The first edition of the Geneva Motor Show took place in 1905 before receiving international recognition in 1924. Since then, the Geneva International Motor Show has become one of the most well-known and most popular motor shows in Europe, and is one of the 5 “majors” recognized by the OICA (International Organisation of Automobile Constructors).
About 220 exhibitors, including the major carmakers, a lot of designers, equipment suppliers, as well as important industrial suppliers present around 900 cars over the 110,000 m2 of the 7 halls of Palexpo in Geneva. Taking place in spring, resumption of the car selling, the Geneva Motor Show is the manufacturers’ favourite event to present their last creation before their launch on the market. Each year, over 100 World and European Premieres are unveiled. After the two days dedicated to the about 10,000 representatives of the media coming from all over the world to cover the show, the 700,000 visitors – nearly the half is international – will finally discover these technological jewel and their part of dream.

LES HUGUENOTS26 Feb - 08 Mar 2020

The grand opéra à la française is undergoing a revival in today’s opera houses and Giacomo Meyerbeer is one of the greatest exponents of the genre that enjoyed its heyday in the first decades of the 19th century. Les Huguenots (1836) is a vast historical epic with a plot intimately linked to the history of Geneva. Catherine de’ Medici, mother of the King of France, wishes to pacify the kingdom by marrying her daughter Marguerite to the Protestant king Henry of Navarre but her strategy backfires and culminates in the tragic apocalypse of senseless destruction that was the Saint Bartholomew’s Day massacre. The amorous passions and political rivalries in the opera unfold with these civil and religious conflicts in the background. Last performed at the Grand Théâtre in 1927, Meyerbeer’s greatest hit returns to pay homage to Geneva, city of religious tolerance and political asylum, with one of the masters of the French repertoire conducting in the person of Marc Minkowski. Jossi Wieler and Sergio Morabito, consummate analysts of lyric drama, take their cue from the great epic movies of Hollywood’s early years to reveal the link between the bloody schisms of the past and the religious conflicts of the world today.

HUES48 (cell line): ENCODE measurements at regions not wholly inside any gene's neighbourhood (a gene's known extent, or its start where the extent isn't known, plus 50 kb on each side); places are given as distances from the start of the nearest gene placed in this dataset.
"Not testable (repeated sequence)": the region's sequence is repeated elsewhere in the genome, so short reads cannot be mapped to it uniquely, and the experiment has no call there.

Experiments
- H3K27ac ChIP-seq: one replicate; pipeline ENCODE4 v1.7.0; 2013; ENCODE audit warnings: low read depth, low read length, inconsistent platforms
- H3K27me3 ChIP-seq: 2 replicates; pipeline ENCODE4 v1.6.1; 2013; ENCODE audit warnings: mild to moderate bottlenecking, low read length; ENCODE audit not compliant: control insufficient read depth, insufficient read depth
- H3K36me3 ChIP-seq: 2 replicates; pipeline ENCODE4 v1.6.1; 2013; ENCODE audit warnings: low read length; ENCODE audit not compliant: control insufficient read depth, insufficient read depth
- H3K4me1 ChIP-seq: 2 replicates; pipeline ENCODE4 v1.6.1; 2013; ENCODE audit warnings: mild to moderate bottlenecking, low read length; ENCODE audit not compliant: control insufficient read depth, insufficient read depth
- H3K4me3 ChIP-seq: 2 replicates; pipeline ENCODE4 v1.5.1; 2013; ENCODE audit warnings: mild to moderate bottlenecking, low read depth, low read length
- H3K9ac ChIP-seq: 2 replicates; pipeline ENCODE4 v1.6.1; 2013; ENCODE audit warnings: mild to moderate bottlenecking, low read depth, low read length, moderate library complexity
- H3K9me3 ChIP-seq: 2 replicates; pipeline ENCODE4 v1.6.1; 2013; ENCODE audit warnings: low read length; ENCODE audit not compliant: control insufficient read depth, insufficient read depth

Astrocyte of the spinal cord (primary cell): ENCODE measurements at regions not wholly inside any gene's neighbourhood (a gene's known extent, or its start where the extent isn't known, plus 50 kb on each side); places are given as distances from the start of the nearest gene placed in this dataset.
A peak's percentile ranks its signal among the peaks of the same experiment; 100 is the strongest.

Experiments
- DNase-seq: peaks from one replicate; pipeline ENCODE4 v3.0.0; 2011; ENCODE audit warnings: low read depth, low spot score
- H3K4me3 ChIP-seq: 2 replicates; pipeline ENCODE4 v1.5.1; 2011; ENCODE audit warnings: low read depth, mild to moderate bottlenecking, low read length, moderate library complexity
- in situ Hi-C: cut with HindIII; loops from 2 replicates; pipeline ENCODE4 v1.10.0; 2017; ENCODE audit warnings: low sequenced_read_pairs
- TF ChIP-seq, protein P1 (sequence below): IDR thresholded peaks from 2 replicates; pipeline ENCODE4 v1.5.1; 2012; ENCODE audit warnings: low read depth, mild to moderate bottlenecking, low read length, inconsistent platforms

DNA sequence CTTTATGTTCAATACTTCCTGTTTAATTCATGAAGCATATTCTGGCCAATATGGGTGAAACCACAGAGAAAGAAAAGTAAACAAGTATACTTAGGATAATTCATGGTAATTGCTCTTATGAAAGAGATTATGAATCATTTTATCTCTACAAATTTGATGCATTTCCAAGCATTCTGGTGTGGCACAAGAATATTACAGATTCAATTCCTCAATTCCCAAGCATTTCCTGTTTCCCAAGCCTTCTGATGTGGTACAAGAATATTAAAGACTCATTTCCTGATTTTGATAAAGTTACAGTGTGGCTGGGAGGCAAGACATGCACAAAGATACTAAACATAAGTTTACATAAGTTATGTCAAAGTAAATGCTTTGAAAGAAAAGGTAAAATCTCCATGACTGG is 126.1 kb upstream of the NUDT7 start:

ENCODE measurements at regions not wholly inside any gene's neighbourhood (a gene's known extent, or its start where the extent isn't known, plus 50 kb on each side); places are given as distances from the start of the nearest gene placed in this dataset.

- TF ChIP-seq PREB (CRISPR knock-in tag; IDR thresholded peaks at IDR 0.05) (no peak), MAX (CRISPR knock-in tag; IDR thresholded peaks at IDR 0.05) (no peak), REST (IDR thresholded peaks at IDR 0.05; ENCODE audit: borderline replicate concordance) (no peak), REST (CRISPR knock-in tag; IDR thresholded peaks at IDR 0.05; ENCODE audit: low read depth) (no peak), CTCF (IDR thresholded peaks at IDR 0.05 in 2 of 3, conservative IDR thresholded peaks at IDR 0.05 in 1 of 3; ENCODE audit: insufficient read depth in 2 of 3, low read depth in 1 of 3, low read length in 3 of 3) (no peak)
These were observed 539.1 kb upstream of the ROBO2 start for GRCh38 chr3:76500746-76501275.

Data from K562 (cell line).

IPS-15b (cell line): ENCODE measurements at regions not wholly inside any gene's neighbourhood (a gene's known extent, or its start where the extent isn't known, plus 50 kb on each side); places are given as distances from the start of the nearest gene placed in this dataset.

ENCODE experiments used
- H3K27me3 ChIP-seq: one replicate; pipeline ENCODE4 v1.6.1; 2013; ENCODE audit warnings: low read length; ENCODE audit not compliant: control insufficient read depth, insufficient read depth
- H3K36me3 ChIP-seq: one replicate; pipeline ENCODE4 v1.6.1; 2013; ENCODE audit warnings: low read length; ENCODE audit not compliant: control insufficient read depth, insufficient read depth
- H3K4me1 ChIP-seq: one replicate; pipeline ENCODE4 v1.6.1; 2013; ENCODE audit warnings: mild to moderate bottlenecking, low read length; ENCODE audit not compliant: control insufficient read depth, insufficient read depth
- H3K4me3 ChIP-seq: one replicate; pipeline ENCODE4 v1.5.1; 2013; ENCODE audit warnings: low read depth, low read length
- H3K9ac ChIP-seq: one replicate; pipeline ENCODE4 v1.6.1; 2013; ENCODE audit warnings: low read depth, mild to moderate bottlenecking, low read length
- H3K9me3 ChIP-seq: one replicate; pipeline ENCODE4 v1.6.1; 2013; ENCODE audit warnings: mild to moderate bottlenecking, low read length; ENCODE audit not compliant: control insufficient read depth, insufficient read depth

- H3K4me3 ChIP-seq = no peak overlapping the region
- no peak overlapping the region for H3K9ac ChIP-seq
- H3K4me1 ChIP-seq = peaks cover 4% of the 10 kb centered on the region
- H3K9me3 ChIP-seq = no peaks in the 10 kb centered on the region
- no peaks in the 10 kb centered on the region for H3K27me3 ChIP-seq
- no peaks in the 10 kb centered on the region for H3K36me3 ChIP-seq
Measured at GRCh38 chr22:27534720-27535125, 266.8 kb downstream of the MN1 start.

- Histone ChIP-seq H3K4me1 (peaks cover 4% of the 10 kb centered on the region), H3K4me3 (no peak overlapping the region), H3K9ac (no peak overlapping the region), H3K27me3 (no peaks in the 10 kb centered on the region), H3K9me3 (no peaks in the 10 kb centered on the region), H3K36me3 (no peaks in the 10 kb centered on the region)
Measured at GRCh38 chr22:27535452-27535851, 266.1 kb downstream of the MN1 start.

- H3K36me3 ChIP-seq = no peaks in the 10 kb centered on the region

Since its invention in 1839, photography has aroused keen interest and Romandy is no exception to the rule. In Geneva and Lausanne, pioneering entrepreneurs opened shops selling photographic equipment and set up the first studios.

Returning to the fundamentals of this unprecedented cultural episode, this exhibition offers a journey into the period between 1840 and 1869 thanks to a selection of works from the Auer Photo Foundation. The public will thus be able to understand the polemics linked to an invention initially seen as a simple mechanical process and to rediscover the former urban topography of Romandy: roads with no cars, unusual lakeside landscapes, as well as all types of portraits. Ranging from familiar views of the snowy Alps to places in faraway lands, photography also fed the love of orientalism, archaeological discoveries and the study of the past. All these points of view will enable each and everyone to experience the aesthetic and formal changes hailed by the arrival of these first imprints of real life.